GEORGIA'S LOCATION AT a major commercial crossroads and among several powerful neighbors has provided both advantages and disadvantages through some twenty-five centuries of history. Georgia is comprised of regions having distinctive traits. The ethnic, religious, and linguistic characteristics of the country as a unit coalesced to a greater degree than before under Russian rule in the nineteenth century. Then, beneath a veneer of centralized economic and political control imposed during seventy years of Soviet rule, Georgian cultural and social institutions survived, thanks in part to Georgia's relative distance from Moscow. As the republic entered the post-Soviet period in the 1990s, however, the prospects of establishing true national autonomy based on a common heritage remained unclear.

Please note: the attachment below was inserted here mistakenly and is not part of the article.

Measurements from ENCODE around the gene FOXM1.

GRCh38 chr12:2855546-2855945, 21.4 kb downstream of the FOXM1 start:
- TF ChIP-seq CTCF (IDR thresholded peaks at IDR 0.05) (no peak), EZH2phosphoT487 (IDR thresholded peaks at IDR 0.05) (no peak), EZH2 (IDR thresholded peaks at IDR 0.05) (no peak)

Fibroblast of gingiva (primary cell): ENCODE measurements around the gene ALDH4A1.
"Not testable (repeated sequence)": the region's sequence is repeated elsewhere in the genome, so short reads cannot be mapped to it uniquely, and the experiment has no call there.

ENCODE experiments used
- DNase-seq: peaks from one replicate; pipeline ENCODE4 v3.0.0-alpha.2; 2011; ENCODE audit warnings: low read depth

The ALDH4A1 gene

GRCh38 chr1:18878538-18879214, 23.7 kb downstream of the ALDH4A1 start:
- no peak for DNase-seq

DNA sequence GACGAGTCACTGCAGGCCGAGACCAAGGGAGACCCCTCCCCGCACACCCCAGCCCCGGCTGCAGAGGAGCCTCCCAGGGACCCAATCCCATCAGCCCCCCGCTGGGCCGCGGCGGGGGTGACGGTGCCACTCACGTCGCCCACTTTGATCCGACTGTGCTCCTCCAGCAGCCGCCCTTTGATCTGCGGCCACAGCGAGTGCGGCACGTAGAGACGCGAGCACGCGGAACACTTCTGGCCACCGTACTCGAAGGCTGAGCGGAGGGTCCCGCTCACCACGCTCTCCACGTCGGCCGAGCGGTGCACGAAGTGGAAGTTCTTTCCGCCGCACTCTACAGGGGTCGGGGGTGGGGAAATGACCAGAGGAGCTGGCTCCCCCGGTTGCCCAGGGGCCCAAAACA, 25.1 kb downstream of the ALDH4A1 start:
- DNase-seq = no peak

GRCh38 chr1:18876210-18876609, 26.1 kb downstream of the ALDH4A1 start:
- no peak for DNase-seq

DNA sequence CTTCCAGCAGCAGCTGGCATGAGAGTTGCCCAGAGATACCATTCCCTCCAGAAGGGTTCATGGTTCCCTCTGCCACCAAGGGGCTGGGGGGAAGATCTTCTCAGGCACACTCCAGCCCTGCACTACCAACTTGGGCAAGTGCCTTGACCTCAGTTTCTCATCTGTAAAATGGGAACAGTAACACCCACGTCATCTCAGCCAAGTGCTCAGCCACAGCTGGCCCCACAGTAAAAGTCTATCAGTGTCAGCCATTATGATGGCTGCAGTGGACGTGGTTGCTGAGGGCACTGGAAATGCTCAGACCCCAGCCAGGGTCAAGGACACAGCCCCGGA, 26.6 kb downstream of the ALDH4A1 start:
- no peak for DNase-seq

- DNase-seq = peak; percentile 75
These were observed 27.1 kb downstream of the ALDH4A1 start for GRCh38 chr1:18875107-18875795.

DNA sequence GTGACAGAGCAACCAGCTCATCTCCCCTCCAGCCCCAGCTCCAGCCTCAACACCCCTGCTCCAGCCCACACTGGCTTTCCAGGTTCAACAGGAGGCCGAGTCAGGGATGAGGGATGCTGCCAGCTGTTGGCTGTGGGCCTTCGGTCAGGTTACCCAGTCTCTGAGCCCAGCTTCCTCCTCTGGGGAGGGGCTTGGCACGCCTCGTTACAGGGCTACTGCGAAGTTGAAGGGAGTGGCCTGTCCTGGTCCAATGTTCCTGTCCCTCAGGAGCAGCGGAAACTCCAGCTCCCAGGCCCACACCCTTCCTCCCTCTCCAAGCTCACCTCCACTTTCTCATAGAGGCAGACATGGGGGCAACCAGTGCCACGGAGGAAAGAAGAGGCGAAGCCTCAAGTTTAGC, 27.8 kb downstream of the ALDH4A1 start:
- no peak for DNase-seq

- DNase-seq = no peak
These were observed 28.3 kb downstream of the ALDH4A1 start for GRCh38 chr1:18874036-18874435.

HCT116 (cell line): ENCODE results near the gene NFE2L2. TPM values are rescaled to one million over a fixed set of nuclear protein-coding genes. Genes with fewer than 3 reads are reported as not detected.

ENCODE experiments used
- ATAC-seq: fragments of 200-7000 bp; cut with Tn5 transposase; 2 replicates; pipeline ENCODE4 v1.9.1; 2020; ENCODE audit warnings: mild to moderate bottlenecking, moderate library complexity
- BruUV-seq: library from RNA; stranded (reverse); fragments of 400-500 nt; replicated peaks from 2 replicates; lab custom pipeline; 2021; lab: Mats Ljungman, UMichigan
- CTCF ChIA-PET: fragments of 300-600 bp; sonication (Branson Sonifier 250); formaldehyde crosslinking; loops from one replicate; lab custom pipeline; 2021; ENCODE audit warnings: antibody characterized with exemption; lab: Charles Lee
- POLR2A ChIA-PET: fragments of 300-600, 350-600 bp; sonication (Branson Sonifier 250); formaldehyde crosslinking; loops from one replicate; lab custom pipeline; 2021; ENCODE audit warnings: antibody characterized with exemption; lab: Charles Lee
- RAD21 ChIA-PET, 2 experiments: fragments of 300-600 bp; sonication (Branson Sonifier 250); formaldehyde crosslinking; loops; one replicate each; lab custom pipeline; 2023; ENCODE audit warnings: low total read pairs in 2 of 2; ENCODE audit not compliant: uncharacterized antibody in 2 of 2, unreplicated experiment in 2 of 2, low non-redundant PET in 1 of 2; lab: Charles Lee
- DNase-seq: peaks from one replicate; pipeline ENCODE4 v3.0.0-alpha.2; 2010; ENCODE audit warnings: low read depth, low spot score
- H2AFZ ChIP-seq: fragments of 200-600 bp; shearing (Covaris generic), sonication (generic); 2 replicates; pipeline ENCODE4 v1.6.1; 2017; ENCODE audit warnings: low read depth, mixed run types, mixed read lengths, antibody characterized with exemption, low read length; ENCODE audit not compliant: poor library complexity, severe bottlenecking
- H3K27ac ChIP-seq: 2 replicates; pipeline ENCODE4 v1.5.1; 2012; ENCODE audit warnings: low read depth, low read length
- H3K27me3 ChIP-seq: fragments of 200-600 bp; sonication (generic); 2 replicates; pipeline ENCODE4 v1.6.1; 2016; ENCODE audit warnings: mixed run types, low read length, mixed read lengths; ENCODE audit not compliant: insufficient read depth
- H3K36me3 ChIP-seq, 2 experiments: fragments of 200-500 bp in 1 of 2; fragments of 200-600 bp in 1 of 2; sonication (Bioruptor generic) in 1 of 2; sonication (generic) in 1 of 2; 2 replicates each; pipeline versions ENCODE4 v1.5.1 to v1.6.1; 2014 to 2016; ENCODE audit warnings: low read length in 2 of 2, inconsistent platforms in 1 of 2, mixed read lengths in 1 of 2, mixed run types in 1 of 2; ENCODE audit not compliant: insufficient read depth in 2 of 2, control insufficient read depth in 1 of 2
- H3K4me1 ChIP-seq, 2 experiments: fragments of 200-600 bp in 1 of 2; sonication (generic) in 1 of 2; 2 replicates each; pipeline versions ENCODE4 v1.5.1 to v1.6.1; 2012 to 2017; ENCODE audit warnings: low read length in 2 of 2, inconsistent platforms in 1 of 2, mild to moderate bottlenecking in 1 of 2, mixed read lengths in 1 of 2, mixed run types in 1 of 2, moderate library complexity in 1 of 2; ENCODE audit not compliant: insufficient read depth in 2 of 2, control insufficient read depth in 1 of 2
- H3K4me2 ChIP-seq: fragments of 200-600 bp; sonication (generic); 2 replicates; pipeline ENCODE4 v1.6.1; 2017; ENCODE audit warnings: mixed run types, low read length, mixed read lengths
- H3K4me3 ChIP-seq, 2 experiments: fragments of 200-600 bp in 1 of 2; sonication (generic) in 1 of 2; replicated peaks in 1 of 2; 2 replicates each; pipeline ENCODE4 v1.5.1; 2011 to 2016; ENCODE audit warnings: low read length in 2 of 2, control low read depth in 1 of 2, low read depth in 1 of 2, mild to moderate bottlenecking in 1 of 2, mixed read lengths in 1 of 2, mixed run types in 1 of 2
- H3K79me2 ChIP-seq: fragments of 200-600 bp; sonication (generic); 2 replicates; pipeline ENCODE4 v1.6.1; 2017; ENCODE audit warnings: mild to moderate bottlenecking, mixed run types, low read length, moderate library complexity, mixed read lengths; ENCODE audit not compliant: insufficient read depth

Although Saint George is the country's patron saint, the name Georgia derives from the Arabic and Persian words, Kurj and Gurj, for the country. In 1991 Georgia-- called Sakartvelo in Georgian and Gruziia in Russian--had been part of a Russian or Soviet empire almost continuously since the beginning of the nineteenth century, when most of the regions that constitute modern Georgia accepted Russian annexation in order to gain protection from Persia. Prior to that time, some combination of the territories that comprise modern Georgia had been ruled by the Bagratid Dynasty for about 1,000 years, including periods of foreign domination and fragmentation.
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